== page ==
Fangio, now in his second season with the Broncos, issued a statement early Wednesday afternoon:

“After reflecting on my comments yesterday and listening to the players this morning I realize what I said regarding racism and discrimination in the NFL was wrong. While I have never personally experienced those terrible things first-hand during my 33 years in the NFL, I understand many players, coaches and staff have different perspectives.

“I should have been more clear and I am sorry.

Drew Brees facing intense criticism for comments on flag disrespect |

“I will never agree with anybody disrespecting the flag of the United States of America or our country,” Brees said. “Let me just tell what I see or what I feel when the national anthem is played and when I look at the flag of the United States. I envision my two grandfathers, who fought for this country during World War II, one in the Army and one in the Marine Corp. Both risking their lives to protect our country and to try to make our country and this world a better place. So every time I stand with my hand over my heart looking at that flag and singing the national anthem, that’s what I think about. And in many cases, that brings me to tears, thinking about all that has been sacrificed. Not just those in the military, but for that matter, those throughout the civil rights movements of the ‘60s, and all that has been endured by so many people up until this point. And is everything right with our country right now? No, it is not. We still have a long way to go. But I think what you do by standing there and showing respect to the flag with your hand over your heart, is it shows unity. It shows that we are all in this together, we can all do better and that we are all part of the solution.”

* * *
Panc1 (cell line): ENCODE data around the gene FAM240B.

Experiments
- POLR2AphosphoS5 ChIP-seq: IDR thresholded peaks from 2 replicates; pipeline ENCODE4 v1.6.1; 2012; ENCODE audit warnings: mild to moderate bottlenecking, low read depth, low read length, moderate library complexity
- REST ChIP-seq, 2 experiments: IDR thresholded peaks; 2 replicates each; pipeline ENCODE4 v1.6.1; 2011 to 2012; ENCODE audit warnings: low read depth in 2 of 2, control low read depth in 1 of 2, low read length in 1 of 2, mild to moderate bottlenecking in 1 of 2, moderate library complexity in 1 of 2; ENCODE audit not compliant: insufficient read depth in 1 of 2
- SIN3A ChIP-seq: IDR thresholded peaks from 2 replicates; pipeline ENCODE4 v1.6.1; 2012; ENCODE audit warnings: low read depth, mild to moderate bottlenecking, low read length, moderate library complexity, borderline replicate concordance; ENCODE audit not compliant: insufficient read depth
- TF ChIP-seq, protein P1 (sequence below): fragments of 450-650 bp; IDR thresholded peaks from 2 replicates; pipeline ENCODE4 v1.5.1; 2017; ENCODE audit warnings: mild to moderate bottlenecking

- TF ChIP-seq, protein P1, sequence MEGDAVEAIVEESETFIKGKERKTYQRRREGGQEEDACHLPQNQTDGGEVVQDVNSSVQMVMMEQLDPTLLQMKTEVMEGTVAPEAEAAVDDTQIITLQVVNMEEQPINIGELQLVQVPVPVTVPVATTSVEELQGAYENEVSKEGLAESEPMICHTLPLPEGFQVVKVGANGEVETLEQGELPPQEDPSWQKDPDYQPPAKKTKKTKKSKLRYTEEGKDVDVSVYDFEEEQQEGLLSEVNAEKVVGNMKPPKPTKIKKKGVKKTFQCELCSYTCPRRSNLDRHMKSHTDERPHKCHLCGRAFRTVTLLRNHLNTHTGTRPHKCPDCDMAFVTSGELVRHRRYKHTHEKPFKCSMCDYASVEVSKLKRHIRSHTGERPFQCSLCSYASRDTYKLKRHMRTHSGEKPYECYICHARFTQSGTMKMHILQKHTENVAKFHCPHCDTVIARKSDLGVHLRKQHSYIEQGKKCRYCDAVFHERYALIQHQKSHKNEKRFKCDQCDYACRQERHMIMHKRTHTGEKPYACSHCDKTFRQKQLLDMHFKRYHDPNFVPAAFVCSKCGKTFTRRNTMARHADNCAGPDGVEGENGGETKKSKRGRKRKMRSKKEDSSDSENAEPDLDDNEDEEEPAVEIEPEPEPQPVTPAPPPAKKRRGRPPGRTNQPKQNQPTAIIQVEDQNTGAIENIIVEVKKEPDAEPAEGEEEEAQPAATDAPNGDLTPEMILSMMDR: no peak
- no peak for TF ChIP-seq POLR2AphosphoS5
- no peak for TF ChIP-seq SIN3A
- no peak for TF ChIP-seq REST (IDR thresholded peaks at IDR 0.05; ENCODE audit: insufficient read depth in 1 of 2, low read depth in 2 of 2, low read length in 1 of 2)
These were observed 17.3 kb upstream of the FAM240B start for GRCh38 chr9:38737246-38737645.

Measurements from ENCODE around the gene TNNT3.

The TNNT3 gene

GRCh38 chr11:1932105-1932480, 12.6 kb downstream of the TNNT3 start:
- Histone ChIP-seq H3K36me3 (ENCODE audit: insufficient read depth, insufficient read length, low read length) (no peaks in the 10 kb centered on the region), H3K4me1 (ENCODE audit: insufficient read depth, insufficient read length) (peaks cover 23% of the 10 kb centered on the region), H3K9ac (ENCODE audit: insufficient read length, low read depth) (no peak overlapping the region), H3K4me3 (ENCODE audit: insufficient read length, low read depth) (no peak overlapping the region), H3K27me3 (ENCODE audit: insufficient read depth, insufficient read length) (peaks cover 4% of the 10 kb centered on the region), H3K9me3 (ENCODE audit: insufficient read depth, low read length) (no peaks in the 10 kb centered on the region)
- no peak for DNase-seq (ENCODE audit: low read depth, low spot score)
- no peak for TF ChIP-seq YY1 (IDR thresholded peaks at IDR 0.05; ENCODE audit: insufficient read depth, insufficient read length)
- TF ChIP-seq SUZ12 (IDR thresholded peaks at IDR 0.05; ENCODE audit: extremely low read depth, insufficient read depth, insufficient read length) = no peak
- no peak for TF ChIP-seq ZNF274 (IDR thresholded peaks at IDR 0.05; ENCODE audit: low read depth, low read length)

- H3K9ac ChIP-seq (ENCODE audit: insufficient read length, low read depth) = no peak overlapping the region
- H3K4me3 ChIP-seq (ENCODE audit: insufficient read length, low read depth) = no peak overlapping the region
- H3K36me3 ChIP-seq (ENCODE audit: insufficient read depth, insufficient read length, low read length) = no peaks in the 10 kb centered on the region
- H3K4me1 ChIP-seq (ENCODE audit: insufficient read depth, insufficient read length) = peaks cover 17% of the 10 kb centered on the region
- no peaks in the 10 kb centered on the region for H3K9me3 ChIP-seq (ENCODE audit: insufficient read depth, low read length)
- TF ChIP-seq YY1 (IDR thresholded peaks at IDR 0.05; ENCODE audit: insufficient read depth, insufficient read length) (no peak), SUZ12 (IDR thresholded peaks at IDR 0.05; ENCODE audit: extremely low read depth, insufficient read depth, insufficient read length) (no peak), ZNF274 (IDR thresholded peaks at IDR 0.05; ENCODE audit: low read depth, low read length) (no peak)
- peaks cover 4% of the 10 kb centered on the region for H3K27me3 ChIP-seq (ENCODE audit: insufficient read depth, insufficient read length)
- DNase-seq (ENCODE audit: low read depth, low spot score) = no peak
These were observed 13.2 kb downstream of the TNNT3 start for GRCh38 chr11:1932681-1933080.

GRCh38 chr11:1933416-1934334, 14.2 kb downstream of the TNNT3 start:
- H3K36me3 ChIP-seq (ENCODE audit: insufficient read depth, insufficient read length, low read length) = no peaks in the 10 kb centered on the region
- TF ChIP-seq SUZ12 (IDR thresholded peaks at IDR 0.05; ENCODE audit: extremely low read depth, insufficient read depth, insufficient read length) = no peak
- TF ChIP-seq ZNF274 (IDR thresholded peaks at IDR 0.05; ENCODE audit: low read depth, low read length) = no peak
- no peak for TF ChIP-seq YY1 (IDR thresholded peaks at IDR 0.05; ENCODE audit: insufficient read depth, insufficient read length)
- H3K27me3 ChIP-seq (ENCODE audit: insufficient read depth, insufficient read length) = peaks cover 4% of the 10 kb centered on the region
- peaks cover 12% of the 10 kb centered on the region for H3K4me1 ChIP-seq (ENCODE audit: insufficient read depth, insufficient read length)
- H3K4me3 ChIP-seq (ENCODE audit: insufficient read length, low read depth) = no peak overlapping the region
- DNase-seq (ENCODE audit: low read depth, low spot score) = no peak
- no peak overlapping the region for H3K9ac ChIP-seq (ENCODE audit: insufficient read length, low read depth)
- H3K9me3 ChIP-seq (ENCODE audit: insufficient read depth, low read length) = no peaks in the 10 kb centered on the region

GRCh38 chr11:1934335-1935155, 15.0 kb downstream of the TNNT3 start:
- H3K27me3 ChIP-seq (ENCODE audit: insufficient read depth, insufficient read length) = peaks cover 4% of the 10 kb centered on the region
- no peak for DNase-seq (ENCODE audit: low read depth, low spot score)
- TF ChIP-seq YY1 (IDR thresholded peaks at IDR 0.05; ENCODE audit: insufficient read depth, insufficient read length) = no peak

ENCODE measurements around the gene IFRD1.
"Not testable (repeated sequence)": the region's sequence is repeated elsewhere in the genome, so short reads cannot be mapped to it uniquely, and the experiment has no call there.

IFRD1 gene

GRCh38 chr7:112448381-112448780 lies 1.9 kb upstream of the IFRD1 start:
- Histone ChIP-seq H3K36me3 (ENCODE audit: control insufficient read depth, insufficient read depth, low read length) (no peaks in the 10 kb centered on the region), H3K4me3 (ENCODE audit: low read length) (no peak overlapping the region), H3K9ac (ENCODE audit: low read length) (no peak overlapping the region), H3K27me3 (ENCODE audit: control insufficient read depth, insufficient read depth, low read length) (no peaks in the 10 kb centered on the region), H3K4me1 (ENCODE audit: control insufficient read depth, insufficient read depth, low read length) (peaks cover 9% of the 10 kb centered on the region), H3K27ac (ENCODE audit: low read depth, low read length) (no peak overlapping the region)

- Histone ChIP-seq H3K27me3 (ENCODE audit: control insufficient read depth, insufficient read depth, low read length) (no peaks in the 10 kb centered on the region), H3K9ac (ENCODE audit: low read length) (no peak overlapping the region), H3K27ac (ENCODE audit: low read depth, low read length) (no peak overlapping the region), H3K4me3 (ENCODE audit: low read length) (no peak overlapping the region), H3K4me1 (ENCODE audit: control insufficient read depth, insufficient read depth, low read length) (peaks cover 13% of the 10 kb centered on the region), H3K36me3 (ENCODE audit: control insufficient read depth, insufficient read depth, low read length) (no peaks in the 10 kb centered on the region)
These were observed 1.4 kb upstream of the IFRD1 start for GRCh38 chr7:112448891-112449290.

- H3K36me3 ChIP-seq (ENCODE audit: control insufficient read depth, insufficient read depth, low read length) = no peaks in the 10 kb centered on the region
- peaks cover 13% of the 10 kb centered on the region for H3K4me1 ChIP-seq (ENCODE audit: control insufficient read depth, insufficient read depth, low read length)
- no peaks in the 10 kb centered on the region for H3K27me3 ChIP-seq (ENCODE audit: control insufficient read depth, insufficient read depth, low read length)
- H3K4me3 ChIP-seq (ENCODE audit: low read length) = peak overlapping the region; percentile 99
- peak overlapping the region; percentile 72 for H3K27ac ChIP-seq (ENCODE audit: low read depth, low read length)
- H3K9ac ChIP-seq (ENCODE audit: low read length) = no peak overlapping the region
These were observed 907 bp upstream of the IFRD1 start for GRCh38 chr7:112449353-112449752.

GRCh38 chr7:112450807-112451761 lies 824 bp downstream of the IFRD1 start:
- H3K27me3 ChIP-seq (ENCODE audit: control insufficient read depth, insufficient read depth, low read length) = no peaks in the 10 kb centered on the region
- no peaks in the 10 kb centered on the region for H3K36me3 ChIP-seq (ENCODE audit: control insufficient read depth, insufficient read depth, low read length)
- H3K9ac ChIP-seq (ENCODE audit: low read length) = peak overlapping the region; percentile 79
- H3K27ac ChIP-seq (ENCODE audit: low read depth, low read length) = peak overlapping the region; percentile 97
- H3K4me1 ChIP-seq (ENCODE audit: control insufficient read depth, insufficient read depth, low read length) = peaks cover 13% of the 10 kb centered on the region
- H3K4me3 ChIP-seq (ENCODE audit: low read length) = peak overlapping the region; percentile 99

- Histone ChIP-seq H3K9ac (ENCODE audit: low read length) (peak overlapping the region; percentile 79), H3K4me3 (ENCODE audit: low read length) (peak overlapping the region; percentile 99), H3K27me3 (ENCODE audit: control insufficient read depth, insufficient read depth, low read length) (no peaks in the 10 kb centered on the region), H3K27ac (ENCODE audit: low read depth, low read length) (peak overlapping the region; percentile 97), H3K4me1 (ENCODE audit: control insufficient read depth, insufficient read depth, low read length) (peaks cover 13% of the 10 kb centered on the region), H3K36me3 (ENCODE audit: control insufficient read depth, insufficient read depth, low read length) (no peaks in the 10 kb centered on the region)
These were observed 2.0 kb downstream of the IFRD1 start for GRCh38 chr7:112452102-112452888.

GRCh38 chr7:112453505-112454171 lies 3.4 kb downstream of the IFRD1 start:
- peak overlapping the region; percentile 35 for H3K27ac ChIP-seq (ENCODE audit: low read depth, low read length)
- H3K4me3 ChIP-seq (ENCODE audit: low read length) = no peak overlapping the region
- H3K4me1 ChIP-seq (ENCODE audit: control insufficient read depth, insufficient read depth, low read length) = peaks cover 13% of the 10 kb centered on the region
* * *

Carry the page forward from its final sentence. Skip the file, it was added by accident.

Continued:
Cam Jordan on Drew Brees’ remarks: Can’t tippy-toe on issue |

“I feel like I gave him my perspective — it was almost like I was trying to force him to walk a mile in my shoes — and I hope it gets through,” Jordan told Wednesday night. “I hope it gets through to my guy Drew, because that’s what he is ... he’s been my guy since I entered the league (in 2011).

“He’s been the leader and a guy I can rely on — on the field. Well, off the field has to align. I can’t allow people to tippy-toe on the line of this issue. You can’t play both sides on this one. We’re fighting to end social injustice, and you’re either with us or you aren’t.”

Top 10 QBs under pressure: Ryan Tannehill, Derek Carr shine |

3 Derek Carr

Las Vegas Raiders · QB